GREEN BAY – Safety Darnell Savage and receiver Davante Adams continue making strides toward their potential return from injuries.
Savage is definitely the closer of the two.
The Packers' rookie first-round pick returned to practice this week, and practiced in a limited capacity in full pads on Thursday, so signs are pointing toward him playing Sunday night in Kansas City after missing the past two games with an ankle injury.
After practice, Savage said he certainly hopes he's out there at Arrowhead Stadium, but the final decision is not his to make. During his down time, he's "always in the books" doing his best to stay sharp mentally.
"Obviously I expect to play, want to play, but some things are out of your control," he said. "I'm going to keep rehabbing, day in and day out, and take everything one day at a time.
"I listen to the (medical) guys back there (in the training room). If I feel good and they feel as if I'm good to go, and there's not any risk-reward kind of thing, then obviously I'm going to feel good enough to play and comfortable enough to play."
Savage hurt the ankle early in the second quarter at Dallas back in Week 5 and hadn't done any on-field work until this week. His speed in the secondary could certainly be an asset against a Kansas City offense that features plenty of speed in receivers Tyreek Hill, Sammy Watkins and Mecole Hardman.
During the second half against the Cowboys and over the past two games, the Packers' defense has given up a number of big plays to opposing offenses. While those breakdowns can't be attributed solely to Savage's absence, and fellow defensive backs Will Redmond and Chandon Sullivan have filled in adequately for the most part, the unit as a whole has not looked the same with the various moving parts.
"Anytime you have your defense that you came out of camp with, the starting defense, you feel full strength," veteran safety Adrian Amos said. "It's more of everybody being able to play their original positions."
Added defensive coordinator Mike Pettine: "We've missed him. Hopefully the rest of the week goes well and we'll have him out there. That remains to be seen, though. But it'll be a boost. I know he's itching to get back. It's always good when the other side has the explosive athletes they have, of course you want to have all yours out there as well."
Whether the Packers can get back to full strength on offense is more questionable. Adams' turf toe has not allowed him to return to practice yet, though Head Coach Matt LaFleur said he would most likely be a game-time decision this week. Adams has been ruled out on the Friday injury report each of the last three games.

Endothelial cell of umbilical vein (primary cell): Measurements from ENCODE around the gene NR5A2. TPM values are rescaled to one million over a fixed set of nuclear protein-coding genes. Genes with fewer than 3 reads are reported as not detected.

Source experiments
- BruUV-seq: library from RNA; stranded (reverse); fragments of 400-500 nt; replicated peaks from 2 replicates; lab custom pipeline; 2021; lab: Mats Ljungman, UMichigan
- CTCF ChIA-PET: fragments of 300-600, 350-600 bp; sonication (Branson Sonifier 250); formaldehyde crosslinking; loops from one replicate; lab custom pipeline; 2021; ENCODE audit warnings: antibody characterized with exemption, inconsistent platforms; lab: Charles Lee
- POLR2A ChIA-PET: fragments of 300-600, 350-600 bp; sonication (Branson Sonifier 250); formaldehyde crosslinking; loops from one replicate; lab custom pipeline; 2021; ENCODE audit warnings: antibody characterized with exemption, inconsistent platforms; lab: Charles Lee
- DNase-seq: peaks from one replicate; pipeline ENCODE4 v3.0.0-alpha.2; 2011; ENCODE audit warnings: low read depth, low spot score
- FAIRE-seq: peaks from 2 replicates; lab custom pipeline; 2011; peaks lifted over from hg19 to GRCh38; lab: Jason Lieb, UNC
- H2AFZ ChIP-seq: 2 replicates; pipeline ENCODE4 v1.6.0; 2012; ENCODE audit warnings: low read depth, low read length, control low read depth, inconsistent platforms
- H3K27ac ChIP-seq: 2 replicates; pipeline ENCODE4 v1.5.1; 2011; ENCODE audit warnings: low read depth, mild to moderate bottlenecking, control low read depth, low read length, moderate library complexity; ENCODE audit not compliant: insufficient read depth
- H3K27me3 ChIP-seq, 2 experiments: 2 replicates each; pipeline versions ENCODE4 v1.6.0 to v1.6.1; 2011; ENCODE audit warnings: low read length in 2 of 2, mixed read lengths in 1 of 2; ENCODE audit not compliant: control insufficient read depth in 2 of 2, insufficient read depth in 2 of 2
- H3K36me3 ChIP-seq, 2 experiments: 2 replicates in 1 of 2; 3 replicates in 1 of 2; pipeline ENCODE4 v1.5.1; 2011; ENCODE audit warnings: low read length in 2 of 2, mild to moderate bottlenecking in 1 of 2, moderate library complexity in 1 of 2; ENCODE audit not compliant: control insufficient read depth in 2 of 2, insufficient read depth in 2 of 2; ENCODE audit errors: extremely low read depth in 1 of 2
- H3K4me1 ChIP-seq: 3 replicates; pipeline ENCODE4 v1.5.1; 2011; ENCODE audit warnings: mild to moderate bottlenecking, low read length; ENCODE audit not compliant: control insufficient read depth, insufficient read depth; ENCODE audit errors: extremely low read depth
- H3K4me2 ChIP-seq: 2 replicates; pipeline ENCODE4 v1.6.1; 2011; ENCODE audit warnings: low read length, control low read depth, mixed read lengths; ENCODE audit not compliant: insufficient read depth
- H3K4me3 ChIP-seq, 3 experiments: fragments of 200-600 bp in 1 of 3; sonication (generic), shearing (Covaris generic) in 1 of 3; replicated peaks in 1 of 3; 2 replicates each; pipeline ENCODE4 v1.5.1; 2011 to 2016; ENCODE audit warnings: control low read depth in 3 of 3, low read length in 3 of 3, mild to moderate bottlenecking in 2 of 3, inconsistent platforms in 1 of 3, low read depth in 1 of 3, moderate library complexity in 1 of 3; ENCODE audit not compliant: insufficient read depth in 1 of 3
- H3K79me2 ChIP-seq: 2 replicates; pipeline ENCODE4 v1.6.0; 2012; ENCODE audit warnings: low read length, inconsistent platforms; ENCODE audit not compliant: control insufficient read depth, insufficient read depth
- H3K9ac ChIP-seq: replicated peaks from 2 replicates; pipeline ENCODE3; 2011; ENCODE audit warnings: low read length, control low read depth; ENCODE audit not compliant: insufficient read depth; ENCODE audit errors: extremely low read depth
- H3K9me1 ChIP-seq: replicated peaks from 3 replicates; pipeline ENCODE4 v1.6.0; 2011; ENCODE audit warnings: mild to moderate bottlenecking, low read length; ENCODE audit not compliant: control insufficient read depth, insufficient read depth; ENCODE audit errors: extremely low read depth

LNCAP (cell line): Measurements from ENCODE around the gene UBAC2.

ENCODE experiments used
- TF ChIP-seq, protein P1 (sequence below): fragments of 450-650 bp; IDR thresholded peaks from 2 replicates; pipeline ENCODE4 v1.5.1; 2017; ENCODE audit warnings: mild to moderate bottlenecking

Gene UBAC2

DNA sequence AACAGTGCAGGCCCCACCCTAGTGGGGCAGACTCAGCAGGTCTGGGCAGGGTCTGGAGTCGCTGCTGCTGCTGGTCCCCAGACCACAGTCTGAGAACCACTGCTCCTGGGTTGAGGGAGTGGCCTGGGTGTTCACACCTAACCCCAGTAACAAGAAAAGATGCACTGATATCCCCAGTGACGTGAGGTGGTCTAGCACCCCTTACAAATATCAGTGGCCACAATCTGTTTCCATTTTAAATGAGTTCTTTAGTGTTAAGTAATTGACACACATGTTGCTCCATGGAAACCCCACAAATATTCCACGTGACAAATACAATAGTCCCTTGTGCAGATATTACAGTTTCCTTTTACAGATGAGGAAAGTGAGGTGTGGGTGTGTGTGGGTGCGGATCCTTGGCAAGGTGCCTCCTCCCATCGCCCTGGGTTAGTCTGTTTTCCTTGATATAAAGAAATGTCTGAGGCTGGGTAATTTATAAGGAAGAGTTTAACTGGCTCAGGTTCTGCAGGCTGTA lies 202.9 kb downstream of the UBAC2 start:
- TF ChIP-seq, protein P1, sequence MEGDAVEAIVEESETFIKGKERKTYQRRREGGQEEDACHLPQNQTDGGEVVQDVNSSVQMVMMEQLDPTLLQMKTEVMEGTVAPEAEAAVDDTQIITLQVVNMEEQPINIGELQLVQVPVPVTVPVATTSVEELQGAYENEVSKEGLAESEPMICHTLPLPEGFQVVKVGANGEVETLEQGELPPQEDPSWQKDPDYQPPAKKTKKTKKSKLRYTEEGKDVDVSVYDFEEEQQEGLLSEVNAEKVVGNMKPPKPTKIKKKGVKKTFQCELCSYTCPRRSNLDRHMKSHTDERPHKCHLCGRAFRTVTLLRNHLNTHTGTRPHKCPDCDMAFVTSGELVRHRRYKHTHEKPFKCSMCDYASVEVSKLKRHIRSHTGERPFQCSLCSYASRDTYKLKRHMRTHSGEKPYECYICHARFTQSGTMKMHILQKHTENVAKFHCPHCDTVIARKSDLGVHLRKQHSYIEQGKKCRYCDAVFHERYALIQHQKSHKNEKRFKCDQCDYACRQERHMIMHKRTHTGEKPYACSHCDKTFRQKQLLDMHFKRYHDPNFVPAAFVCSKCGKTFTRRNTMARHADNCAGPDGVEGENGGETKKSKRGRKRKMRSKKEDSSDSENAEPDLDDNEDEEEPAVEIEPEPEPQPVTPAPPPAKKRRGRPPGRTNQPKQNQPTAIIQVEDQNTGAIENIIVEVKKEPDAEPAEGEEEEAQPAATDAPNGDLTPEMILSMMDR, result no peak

The Green Bay Packers held practice on Thursday to prepare for the Kansas City Chiefs.
Last week, Adams said he felt "a million times better" than the week before, and he joked his improvement is up to "two million times better" now, but he still doesn't know when the toe is going to be ready.
His priority remains not putting himself at risk of further aggravating the injury.
"It's not even a game. I'm not playing with you guys or with any other team," he said. "I'm trying every day to get back to where I was and I'm just not quite there yet.
"I can do a lot of different footwork stuff. It's just the full-speed routes right now that are a little tougher for me. So I'm trying to fight through that, but I'm in a really good spot right now."
So are the Packers, who had their best offensive game of the season last week without Adams, scoring six touchdowns in eight possessions for a season-high 42 points. Quarterback Aaron Rodgers also posted a maximum 158.3 passer rating.
Seeing the contributions from up and down the roster of perimeter weapons, from the backs to tight ends to other receivers, has Adams fired up for where the offense can go once he's back.
"100 percent," he said. "Obviously it's given guys opportunities to go out and show what they can do. A lot of being successful in this offense individually is your connection with Aaron so them having more opportunities out there is just making the team better by making them individually better."